- “Understand language” (this is a big and somewhat magical step)
- Ingest new information constantly
- Identify which information will be most interesting to each user
- Present the information in a compact, compelling string of words
- Tie disparate threads of information together, creating connections
- Respond to questions and prompts from users to go deeper
- Develop a model of what each user already knows and believes (and doesn’t know)
- Develop a model of what each user cares about and is interested in (and why)
- Use that memory to continuously improve, making adjustments over time as people’s interests change
The big fork in the road is whether to train one giant model that can do it all, or to build separate systems that each handle their own part of the problem, and string them together into one coherent interface.
The latter sounds more realistic, but it’s worth taking a moment to give the first one serious consideration. Time and time again, AI researchers have found that sheer scale beats everything else. You can spend a ton of energy building an immaculate dataset to train a model on a specific language task, and then GPT-3 comes along and performs even better on that same task despite being trained on a mountain of largely unedited text, with no other purpose than “guess what comes next.”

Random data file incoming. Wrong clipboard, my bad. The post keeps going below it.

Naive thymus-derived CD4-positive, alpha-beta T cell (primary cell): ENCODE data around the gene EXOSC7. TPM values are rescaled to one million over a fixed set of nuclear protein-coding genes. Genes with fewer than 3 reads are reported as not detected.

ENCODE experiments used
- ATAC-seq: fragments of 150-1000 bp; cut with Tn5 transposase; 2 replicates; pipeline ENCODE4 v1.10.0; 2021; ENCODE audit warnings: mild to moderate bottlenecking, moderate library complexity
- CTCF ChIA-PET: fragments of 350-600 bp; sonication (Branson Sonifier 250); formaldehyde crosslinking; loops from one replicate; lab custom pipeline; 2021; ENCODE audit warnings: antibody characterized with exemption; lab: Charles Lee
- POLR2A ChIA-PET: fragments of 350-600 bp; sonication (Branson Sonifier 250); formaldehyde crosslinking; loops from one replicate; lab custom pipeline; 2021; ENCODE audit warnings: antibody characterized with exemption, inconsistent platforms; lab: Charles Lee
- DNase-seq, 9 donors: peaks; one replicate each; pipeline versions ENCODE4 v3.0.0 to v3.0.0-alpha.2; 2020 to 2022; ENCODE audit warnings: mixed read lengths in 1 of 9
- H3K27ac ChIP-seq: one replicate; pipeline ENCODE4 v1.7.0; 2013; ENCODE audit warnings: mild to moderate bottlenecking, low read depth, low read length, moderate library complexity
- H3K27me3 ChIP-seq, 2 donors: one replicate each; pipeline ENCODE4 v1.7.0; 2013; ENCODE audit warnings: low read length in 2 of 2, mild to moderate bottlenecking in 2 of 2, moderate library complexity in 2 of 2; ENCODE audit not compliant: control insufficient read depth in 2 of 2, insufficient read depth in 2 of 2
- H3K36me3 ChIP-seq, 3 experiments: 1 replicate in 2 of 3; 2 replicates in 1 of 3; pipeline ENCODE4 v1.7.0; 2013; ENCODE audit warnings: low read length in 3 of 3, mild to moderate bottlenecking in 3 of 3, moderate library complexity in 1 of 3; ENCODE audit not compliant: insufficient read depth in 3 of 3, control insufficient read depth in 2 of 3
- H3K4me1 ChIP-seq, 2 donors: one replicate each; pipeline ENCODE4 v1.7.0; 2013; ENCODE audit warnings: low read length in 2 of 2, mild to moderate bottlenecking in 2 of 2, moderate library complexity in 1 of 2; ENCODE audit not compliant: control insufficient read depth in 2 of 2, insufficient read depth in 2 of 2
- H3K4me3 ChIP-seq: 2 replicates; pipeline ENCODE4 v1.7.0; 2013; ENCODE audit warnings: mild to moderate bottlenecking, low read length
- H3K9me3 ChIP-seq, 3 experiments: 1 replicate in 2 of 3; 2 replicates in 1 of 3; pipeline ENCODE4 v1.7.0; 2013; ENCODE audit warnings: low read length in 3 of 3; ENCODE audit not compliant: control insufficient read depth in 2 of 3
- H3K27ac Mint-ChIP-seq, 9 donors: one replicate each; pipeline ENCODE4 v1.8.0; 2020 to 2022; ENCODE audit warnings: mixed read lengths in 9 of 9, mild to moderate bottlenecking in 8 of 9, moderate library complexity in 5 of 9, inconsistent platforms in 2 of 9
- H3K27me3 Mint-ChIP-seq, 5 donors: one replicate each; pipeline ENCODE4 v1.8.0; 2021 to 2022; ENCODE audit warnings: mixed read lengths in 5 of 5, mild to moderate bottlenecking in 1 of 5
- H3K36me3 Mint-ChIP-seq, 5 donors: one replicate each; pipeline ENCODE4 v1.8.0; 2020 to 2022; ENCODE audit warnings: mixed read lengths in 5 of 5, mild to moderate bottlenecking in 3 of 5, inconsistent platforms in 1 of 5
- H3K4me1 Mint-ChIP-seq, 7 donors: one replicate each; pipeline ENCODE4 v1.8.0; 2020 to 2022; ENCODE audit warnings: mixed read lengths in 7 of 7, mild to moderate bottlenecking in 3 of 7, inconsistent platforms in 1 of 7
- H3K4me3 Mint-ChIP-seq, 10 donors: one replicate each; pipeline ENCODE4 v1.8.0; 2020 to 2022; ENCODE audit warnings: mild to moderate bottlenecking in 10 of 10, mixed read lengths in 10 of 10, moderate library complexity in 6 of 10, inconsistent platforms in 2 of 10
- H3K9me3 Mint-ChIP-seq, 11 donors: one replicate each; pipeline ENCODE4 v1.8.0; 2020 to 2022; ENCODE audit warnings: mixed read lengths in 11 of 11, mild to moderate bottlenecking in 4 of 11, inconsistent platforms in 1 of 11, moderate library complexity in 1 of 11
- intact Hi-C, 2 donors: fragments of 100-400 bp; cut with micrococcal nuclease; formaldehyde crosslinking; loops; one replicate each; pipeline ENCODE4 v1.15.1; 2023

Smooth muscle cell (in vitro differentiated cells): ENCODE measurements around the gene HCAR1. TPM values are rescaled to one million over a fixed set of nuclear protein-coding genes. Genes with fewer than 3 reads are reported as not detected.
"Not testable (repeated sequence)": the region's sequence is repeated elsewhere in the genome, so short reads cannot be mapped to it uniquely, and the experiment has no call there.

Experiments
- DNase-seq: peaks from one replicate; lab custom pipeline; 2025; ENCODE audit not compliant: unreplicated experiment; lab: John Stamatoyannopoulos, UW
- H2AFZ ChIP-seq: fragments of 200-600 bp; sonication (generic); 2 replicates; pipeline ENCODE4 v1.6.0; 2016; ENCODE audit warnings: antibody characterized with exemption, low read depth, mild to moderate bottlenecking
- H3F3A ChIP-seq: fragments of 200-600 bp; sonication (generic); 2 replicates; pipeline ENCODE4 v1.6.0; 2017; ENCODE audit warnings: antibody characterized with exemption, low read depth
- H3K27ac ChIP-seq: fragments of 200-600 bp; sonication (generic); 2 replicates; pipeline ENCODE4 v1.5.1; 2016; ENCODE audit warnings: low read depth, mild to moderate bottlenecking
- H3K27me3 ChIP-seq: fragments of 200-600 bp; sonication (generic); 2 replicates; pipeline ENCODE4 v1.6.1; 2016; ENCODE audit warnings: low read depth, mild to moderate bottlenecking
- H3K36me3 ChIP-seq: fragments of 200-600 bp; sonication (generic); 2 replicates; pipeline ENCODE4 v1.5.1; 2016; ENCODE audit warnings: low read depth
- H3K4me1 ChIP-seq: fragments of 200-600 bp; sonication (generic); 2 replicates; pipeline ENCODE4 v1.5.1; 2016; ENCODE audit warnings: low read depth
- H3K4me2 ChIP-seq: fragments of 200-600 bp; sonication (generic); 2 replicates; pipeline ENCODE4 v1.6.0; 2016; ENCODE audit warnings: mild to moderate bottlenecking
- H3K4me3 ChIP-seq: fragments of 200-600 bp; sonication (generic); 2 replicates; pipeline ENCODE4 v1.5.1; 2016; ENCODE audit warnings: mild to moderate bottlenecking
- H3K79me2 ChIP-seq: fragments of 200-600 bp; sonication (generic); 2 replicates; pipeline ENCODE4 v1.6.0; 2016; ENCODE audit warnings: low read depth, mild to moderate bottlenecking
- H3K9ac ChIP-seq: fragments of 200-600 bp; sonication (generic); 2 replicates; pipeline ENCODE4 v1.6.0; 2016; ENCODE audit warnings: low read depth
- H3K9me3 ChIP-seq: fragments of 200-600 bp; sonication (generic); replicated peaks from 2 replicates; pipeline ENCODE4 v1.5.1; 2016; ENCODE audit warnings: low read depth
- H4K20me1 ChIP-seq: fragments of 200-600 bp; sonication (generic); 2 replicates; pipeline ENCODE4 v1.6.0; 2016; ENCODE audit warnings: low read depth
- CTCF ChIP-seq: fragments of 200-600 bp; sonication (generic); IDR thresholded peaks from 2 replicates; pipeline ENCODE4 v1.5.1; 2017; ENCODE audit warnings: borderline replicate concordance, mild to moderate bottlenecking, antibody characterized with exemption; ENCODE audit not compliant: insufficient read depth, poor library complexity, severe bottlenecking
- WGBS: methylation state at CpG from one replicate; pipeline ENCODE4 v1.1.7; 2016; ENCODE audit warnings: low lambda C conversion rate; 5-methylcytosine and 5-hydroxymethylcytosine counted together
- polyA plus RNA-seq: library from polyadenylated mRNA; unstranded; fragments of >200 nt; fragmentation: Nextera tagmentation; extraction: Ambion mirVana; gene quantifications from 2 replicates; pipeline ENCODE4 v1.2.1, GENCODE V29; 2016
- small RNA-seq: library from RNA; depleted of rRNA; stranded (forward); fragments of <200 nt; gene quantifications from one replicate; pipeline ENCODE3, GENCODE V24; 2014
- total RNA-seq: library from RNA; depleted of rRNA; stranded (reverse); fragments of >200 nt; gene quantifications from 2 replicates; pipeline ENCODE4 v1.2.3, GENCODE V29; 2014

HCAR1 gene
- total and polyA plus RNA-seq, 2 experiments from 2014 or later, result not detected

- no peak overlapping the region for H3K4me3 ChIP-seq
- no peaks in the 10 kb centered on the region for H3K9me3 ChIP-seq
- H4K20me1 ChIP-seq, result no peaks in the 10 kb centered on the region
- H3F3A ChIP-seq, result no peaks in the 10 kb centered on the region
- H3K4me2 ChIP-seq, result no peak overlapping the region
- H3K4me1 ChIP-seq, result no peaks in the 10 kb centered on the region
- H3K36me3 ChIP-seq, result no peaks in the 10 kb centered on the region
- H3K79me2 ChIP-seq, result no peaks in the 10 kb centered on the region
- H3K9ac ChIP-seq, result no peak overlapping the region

It’s entirely possible that GPT-5 or -6 or some other general-purpose LLM (large language model) will have so much general intelligence capabilities that it can handle all 9 tasks above implicitly, with no specific engineering effort required.
But even if that is possible someday, I think a modular approach is probably going to work better in the short term. Right now the only “memory” GPT-3 has is the prompt you give it, which is limited to roughly 1,500 words. The only way to get around this limitation is to fine-tune models on a bunch of regular prompts to increase their chances of giving you the kind of response you want. If you wanted to use this fine-tuning feature to help a model “remember” lots of information about a specific user, you’d have to make a new model for each person and even then I’m not sure how effective it would be. It’s worth experimenting with, but I haven’t seen it done yet.
(Probably because it’s pretty expensive. On GPT-3’s most advanced model, it costs roughly 5¢ per thousand words to train, and 25¢ per thousand words to query. Getting anywhere close to an infinite-article-style experience for an individual person would require many thousands of words of training data, and dozens if not hundreds of queries per day. It adds up.)
So let’s say to start you wanted to try the other approach, and string together a bunch of smaller, more focused subsystems to create an experience somewhere close to the infinite article. How would you start?